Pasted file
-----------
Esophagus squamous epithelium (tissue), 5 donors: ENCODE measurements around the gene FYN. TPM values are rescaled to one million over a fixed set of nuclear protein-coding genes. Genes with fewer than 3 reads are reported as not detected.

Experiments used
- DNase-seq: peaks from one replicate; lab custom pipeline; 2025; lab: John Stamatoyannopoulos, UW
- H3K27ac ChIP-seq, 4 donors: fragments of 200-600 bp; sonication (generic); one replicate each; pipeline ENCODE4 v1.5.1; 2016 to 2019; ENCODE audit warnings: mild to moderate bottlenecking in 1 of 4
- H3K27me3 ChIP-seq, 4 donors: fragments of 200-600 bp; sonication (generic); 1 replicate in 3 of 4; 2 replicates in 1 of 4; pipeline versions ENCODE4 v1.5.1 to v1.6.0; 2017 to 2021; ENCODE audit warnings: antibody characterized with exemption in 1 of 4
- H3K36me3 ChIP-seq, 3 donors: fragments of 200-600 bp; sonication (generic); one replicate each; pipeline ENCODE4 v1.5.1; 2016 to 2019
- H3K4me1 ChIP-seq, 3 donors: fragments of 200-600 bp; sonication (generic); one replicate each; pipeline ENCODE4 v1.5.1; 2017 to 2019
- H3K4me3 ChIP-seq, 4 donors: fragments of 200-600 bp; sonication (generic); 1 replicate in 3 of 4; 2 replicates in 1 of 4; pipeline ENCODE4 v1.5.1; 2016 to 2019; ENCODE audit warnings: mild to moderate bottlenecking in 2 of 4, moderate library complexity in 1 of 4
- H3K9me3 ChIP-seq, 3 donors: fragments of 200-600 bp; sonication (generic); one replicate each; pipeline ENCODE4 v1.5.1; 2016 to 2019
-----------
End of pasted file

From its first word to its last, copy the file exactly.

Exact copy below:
Esophagus squamous epithelium (tissue), 5 donors: ENCODE measurements around the gene FYN. TPM values are rescaled to one million over a fixed set of nuclear protein-coding genes. Genes with fewer than 3 reads are reported as not detected.

Experiments used
- DNase-seq: peaks from one replicate; lab custom pipeline; 2025; lab: John Stamatoyannopoulos, UW
- H3K27ac ChIP-seq, 4 donors: fragments of 200-600 bp; sonication (generic); one replicate each; pipeline ENCODE4 v1.5.1; 2016 to 2019; ENCODE audit warnings: mild to moderate bottlenecking in 1 of 4
- H3K27me3 ChIP-seq, 4 donors: fragments of 200-600 bp; sonication (generic); 1 replicate in 3 of 4; 2 replicates in 1 of 4; pipeline versions ENCODE4 v1.5.1 to v1.6.0; 2017 to 2021; ENCODE audit warnings: antibody characterized with exemption in 1 of 4
- H3K36me3 ChIP-seq, 3 donors: fragments of 200-600 bp; sonication (generic); one replicate each; pipeline ENCODE4 v1.5.1; 2016 to 2019
- H3K4me1 ChIP-seq, 3 donors: fragments of 200-600 bp; sonication (generic); one replicate each; pipeline ENCODE4 v1.5.1; 2017 to 2019
- H3K4me3 ChIP-seq, 4 donors: fragments of 200-600 bp; sonication (generic); 1 replicate in 3 of 4; 2 replicates in 1 of 4; pipeline ENCODE4 v1.5.1; 2016 to 2019; ENCODE audit warnings: mild to moderate bottlenecking in 2 of 4, moderate library complexity in 1 of 4
- H3K9me3 ChIP-seq, 3 donors: fragments of 200-600 bp; sonication (generic); one replicate each; pipeline ENCODE4 v1.5.1; 2016 to 2019